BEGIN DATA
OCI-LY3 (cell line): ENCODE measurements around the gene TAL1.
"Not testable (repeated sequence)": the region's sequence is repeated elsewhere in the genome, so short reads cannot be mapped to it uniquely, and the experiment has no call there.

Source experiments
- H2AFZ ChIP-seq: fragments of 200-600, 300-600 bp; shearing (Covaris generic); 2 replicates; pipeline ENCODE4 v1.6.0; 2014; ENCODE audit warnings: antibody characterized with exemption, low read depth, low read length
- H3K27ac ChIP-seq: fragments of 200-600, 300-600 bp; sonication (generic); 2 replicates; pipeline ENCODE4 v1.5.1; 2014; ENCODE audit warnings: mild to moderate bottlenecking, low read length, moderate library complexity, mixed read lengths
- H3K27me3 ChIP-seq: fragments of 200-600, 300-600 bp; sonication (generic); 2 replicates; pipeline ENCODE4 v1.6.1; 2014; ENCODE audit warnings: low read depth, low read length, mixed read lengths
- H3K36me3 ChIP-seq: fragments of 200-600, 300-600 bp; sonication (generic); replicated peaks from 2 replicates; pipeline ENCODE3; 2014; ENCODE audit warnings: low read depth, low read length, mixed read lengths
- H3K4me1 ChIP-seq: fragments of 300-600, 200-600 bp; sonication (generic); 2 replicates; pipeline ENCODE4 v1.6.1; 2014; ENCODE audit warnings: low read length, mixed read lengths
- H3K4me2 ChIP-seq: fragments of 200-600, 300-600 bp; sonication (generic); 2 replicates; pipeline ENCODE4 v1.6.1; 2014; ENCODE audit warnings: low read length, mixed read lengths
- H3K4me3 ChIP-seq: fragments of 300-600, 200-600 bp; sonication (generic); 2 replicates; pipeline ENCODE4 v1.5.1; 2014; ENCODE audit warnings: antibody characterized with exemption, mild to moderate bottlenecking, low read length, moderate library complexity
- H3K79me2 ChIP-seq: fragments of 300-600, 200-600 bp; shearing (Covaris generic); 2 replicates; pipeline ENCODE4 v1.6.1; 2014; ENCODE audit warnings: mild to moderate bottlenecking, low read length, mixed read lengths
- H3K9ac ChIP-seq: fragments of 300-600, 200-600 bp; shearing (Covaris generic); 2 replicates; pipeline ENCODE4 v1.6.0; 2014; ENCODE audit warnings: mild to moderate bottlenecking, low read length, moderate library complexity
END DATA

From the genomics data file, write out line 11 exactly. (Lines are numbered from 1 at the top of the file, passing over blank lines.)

- H3K79me2 ChIP-seq: fragments of 300-600, 200-600 bp; shearing (Covaris generic); 2 replicates; pipeline ENCODE4 v1.6.1; 2014; ENCODE audit warnings: mild to moderate bottlenecking, low read length, mixed read lengths